Folks who have been using phones for the last 10+yrs would have probably seen the evolution of SIM “Cards”. The Physical Plastic card(known as universal integrated circuit card (UICC)) SIMs had a large Credit card size, called 1FF(1st Form factor) in the very early 90s. The smaller one 2FF(Mini) would be one most are familiar with. The SIMs just continued to drop in size to 3FF(Micro) and 4FF (Nano) as phones wanted to pack more and more. The inherent technology used is more or less the same in these generations. Usually, a telecom operator hard-codes their details onto this plastic SIM and then the moment you put this Physical SIM in your phone, it activates and you can communicate with your mobile tower. It contains a small microchip that stores the info.
eSIMs(Embedded SIM) have been in the market since 2016 and have started to gain traction with higher-end phones starting to support them. It’s actually a software stack(embedded-UICC standard) that enables a user to virtually load their network profiles via an application. They “usually” come as a small chip soldered directly onto your phone’s motherboard. The form factor size is called MFF2(Machine to Machine form factor). Formfactor has nothing to do with it being an eSIM or not. There are a lot of articles wrongly mentioning that since it’s a soldered chip in MFF2 form, it’s an eSIM. eSIMs are possible with physical cards too. The benefits of eSIMs are that you can rewrite the memory and load any operator on top of it with a configuration file. Multiple profiles can be loaded on a single chip too for ease of swapping profiles. It’s not hardcoded anymore. It’s tiny and usually resistant to mechanical motion abuse as the previous generation cards. These MFF2 chips can be beefy microcontrollers(ARM Cortex M3 similar) with encryption cores.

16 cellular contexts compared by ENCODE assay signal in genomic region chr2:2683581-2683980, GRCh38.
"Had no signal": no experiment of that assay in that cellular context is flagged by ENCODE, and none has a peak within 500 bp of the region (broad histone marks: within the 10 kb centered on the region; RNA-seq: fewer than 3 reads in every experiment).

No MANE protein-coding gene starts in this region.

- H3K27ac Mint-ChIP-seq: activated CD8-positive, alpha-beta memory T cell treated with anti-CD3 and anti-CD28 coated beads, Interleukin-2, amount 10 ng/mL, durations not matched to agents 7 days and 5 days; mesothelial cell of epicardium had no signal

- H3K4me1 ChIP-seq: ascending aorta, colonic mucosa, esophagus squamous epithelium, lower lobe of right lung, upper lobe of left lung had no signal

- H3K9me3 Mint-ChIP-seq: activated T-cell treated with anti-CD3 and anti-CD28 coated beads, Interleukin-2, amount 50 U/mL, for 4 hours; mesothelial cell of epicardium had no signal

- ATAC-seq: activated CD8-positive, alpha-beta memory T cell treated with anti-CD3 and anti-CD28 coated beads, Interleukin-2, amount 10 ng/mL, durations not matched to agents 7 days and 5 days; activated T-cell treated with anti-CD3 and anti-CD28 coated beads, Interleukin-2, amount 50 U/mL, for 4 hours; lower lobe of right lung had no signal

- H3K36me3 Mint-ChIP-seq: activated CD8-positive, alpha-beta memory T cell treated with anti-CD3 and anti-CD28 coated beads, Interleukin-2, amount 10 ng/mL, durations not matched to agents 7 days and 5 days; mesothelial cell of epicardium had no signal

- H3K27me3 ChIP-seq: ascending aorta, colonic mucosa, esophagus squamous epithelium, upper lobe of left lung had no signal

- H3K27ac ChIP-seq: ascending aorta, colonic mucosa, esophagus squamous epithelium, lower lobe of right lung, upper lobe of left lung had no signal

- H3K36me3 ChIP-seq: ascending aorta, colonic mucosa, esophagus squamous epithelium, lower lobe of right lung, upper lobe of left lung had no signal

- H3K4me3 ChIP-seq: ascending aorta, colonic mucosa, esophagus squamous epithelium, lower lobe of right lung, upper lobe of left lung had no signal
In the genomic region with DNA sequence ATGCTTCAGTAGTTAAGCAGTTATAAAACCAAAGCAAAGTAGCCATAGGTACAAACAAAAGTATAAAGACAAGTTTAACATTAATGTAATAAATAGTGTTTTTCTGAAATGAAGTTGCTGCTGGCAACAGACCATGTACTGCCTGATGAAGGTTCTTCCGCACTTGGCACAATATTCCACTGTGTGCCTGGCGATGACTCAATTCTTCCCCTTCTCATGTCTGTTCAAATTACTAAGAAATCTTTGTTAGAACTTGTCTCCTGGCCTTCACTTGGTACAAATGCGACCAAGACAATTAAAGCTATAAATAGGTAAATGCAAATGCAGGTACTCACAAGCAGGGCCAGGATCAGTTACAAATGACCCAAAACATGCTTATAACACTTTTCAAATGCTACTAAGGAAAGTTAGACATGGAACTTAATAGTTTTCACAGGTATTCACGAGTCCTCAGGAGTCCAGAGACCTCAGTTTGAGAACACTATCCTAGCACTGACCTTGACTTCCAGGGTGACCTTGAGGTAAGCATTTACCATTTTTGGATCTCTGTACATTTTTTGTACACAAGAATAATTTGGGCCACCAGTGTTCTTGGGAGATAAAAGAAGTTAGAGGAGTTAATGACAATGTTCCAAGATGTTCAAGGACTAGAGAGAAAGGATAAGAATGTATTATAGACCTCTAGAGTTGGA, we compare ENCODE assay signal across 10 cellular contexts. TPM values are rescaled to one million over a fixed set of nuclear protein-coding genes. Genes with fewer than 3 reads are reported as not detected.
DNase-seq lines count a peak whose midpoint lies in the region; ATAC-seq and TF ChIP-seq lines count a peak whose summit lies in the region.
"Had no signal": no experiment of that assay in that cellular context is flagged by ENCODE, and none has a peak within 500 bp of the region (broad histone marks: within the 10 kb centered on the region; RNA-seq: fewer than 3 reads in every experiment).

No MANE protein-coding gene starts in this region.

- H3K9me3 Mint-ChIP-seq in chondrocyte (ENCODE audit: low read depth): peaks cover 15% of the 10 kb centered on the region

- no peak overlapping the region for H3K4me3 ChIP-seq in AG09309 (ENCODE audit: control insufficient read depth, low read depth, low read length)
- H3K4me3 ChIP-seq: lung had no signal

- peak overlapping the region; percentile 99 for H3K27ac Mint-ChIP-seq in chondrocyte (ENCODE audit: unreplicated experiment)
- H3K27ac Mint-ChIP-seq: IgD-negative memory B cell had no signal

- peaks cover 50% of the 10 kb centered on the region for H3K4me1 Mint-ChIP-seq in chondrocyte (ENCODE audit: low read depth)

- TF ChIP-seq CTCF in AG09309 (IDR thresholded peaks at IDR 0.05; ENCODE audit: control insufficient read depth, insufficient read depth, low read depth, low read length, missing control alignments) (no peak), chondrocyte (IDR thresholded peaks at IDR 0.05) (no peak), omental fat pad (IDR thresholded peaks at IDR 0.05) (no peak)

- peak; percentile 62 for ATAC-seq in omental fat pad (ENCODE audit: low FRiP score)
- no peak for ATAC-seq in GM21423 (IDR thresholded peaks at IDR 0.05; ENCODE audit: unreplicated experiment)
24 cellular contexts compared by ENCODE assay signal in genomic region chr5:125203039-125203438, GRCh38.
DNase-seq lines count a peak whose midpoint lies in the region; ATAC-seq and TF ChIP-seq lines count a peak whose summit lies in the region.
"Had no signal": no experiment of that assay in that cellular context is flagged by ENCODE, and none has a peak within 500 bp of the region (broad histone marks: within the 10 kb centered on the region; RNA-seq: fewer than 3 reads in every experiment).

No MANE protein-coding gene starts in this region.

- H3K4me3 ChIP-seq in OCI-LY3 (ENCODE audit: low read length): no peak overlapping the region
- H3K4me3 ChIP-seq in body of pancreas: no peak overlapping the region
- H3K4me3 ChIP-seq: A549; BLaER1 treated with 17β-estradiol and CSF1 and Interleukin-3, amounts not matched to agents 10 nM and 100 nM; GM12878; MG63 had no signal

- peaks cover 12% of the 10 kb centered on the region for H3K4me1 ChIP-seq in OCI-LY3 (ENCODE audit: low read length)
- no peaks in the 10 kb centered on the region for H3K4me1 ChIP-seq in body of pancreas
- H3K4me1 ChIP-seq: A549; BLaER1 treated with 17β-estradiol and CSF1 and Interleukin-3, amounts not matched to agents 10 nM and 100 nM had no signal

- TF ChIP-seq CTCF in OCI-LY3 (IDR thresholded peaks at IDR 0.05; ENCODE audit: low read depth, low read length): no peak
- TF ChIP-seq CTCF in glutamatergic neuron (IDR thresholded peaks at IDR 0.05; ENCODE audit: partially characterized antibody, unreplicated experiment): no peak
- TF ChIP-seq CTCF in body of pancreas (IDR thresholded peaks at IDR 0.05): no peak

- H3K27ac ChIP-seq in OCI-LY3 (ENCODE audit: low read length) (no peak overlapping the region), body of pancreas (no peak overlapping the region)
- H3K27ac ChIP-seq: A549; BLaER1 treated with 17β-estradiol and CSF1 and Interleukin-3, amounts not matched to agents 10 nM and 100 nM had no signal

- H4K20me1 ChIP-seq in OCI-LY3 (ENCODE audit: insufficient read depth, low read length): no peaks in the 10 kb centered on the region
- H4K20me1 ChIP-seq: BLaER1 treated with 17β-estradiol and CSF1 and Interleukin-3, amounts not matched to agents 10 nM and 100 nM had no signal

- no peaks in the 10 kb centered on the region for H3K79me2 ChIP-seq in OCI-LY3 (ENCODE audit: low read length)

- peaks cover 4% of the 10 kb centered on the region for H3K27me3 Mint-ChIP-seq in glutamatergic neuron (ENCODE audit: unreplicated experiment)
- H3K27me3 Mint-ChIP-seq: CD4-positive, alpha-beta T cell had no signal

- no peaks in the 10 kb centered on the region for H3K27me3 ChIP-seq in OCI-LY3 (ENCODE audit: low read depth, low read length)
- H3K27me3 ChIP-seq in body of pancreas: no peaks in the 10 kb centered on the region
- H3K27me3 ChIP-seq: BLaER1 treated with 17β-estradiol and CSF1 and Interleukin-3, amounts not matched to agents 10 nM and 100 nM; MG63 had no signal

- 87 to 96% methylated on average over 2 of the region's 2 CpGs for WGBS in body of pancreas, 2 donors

iSIMs(Integrated SIM) are the extension of eSIMs wherein there is no external chip anymore. It’s all integrated into your chipset/SoC. It has all the benefits of eSIM but just doesn’t take up any more PCB area as it’s implemented inside the chip. In a few years’ time, pretty sure this will be the way ahead for the industry.